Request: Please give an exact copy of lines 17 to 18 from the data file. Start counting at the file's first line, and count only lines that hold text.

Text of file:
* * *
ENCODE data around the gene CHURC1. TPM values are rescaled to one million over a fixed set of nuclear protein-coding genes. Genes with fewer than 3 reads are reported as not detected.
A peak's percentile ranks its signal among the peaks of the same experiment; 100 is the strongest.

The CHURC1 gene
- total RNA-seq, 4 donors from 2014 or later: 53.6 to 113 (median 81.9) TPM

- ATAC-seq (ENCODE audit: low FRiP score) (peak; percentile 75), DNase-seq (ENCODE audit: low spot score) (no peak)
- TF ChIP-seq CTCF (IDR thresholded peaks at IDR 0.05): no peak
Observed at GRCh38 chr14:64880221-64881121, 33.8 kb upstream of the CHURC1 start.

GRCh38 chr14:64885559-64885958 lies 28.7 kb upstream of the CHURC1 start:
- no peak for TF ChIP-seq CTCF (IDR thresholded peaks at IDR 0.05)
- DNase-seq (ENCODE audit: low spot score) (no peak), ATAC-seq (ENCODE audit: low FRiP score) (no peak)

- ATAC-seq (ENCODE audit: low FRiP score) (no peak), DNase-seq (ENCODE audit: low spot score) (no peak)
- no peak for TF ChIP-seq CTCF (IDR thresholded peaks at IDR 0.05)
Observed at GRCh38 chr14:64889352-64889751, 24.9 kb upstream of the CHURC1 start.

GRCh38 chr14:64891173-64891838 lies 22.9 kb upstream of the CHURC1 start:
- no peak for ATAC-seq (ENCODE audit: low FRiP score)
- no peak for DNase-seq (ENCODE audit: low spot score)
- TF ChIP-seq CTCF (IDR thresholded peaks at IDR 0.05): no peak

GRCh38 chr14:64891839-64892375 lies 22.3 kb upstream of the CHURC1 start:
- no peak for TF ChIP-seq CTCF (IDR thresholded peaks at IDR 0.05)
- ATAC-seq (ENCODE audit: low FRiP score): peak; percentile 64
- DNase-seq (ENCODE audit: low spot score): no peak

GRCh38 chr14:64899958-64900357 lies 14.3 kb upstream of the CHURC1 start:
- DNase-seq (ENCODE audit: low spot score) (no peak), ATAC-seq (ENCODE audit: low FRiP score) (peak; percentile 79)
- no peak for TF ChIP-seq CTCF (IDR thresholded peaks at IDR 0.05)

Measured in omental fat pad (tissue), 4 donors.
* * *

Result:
- TF ChIP-seq CTCF (IDR thresholded peaks at IDR 0.05): no peak

GRCh38 chr14:64891839-64892375 lies 22.3 kb upstream of the CHURC1 start: